Home' Trinidad and Tobago Guardian : August 31st 2014 Contents | PROFILES |
By Aurora Herrera
Photo by Daren Johnson
Makeup by Aurora Tardieu
JEANINE LEE KIM is a 22-year-old who lives the role of the do-it-all modern
woman with passion, dignity and heart. She is fiercely ambitious as she
manages her academic commitments, her job, her acting career and parent-
hood. Her personal tune of "Choice, not chance, determines your destiny," is
a mantra that she has put into practice since she was in secondary school,
and that she has utilized during moments of incredible challenge. "I've been
told to work hard for everything I have. I don't want anything handed to me.
I want a challenge."
Recently, Lee Kim challenged herself with a role in the Raymond Choo Kong
and First Instinct production, Diary of a Bad Red Woman. "Raymond asked
me to reprise my role from Diary of a Mad Black Woman," she said. "In this
production, Nikki is the lead and I am basically the 'horner woman', who
comes and steals her man. I am not like that though; I channel different peo-
ple in my life in order to play that role," Lee Kim insisted. "I am very nice. This
one time, though, a woman actually stopped me as I was coming out of the
bank to ask, "Why did you take her man?" I didn't even know what she was
talking about, because I was just going about my daily life."
With talent that convincing, it is quite lucky for us --- the public --- that while in
secondary school, Lee Kim claimed a space at the Necessary Arts studio to
practice her passion for drawing. Her mother encouraged her to try acting, and
when she discovered that she had a very natural flair for it, she landed a role in
Danielle Dieffenthaller's production Matthews in the Middle. She has been act-
ing consistently ever since and has appeared in several stage, television and
film productions, including Death at a Funeral, Diary of a Mad Black Woman,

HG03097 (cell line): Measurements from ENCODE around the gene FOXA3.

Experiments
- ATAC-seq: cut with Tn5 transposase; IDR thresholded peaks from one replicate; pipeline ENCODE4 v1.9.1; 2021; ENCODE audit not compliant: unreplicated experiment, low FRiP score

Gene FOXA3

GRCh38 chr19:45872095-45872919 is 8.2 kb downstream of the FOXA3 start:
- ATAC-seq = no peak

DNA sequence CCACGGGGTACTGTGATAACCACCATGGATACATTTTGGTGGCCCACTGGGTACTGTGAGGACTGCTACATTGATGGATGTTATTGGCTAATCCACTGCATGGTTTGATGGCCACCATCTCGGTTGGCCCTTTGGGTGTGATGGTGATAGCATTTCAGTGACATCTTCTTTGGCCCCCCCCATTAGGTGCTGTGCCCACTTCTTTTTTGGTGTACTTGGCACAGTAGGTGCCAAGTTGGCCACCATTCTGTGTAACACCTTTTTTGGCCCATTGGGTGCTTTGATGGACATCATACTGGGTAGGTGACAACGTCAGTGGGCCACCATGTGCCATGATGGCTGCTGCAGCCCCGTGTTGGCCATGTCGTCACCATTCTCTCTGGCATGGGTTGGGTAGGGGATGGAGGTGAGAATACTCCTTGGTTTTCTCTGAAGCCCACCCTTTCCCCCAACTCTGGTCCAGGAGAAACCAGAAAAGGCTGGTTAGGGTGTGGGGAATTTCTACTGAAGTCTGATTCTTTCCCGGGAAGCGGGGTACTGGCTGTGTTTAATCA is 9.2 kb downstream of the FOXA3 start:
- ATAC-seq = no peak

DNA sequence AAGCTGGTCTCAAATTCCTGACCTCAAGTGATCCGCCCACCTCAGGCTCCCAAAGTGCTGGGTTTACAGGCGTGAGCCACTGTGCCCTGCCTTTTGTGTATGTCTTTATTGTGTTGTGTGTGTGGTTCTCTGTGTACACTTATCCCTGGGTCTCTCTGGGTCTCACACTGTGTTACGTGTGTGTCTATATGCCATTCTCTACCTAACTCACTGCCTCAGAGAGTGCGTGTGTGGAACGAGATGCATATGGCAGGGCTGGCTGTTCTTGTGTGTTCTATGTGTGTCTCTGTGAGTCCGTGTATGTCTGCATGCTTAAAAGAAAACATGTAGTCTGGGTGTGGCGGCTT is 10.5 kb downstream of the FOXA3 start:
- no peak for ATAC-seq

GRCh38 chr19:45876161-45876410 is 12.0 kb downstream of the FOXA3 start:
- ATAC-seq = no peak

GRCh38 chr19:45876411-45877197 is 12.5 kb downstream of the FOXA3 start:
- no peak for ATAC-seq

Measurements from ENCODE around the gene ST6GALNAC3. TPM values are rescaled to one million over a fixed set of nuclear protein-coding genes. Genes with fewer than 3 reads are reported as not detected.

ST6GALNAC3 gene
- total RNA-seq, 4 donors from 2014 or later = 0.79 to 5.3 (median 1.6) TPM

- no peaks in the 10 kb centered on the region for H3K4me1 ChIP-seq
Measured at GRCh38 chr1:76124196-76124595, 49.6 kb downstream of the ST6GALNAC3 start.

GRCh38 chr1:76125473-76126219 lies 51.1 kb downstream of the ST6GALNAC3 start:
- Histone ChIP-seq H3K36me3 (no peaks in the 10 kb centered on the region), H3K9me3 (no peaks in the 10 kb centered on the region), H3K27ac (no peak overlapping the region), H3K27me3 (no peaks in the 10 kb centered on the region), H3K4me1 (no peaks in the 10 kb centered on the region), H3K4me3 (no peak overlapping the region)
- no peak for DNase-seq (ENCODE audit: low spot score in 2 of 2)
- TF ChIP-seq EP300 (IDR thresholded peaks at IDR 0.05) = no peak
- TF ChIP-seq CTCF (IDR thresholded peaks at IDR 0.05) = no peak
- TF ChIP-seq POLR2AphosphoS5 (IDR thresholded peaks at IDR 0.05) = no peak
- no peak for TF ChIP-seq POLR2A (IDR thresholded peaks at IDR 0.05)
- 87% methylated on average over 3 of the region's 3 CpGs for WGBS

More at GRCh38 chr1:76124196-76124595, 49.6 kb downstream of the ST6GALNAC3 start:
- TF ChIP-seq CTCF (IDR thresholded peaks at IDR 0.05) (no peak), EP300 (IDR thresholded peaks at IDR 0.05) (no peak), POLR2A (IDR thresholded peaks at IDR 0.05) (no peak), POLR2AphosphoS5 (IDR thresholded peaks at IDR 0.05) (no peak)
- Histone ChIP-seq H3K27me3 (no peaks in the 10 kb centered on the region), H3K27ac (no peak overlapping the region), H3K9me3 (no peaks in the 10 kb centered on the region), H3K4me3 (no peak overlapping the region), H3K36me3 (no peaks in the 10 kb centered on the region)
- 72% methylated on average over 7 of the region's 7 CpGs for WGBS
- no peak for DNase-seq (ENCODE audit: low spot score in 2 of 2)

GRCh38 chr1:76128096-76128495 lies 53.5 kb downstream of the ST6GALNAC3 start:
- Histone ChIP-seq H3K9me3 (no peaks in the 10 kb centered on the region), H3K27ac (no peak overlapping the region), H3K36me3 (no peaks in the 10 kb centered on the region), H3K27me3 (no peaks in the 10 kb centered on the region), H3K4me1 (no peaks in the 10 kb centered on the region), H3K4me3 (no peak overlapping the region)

Wild Girls, Why Did I get Married?, Positive and Pregnant, and Cool Boys.
Lee Kim also has a solid work ethic that has attracted praise from industry
veterans. During the run of Why Did I Get Married in Naparima Bowl, Lee Kim
fainted from the effects of an unexpected kidney infection, and chose to go
back on stage and finish the play when she was revived. "I decided to go back
on stage because I was a main character in the play and I just felt that I
signed on for this and I cannot let these people down," she said. "I had the
best support from my cast mates. They prayed for me and they had my back.
They were prepared with a mint, vomit bag, water and a hug at each side of
the stage. Shortly after, I worked with Debra Boucaud-Mason, and she said
that she was impressed. I think that to be taken seriously you have to really
dedicate yourself and put a marker and set a limit. I'm short, I'm young and I'm
Lee Kim also has a two-year-old daughter, named Jenna Marie, who is her
inspiration and the centre of her life. Even though her life is very busy, being
a good mother remains her main focus and is paramount to her personal
and professional success. "In everything I do, I just want her to be proud of
me," she said. "I want her to say 'Look! That's my mommy!' This role chal-
lenged me a lot on my personal side because I have to be there for my
daughter and do classes as well. My classes run from 8:00 am to 4:00 pm,
then I go to rehearsal, and then when I get home I spend time with my
daughter. I'm choosing to do all of this because of what I want to achieve
so I have to make it work."
"I'm lucky; I have the best support system ever," she reflected. "My parents
are always there for me when I need them. When I had my daughter, my
mother gave up her vacation to stay with me and help me. Whenever I
need to go to rehearsals my parents look after Jenna Marie, and when I'm
crying and I want to give up, my mother talks to me and tells me not to."
Lee Kim also looks up to other women in her life who encourage her to
keep striving for more. This list includes cast mates Nikki Crosby and
Rachel Walters, her boss Donna Chin Lee, her lecturer Abbigail Ajim, film
mentors Danielle Dieffenthaller and Penny Commissiong, her godmother
Joyce Thomas, her mother Cheryl Lee Kim, and her sister Jenna, her
daughter's namesake, who passed away last year from lupus. "My sister's
mantra in life was to just live, and that is what I am trying to do," she said.
"Every opportunity I have I'm trying to take it, grasp it and make the most
of it." So what's next for this formidable actress? "After I finish at SBCS I
want to get my MA in marketing, go to LA and see what can happen, but I
leave it up to God. Again, choice, not chance, determines your destiny," she
said. "I chose to be a mother, I chose to go back to school. I chose to do the
play. I am shaping my own destiny."
August 31, 2014 www.guardian.co.tt Sunday Guardian
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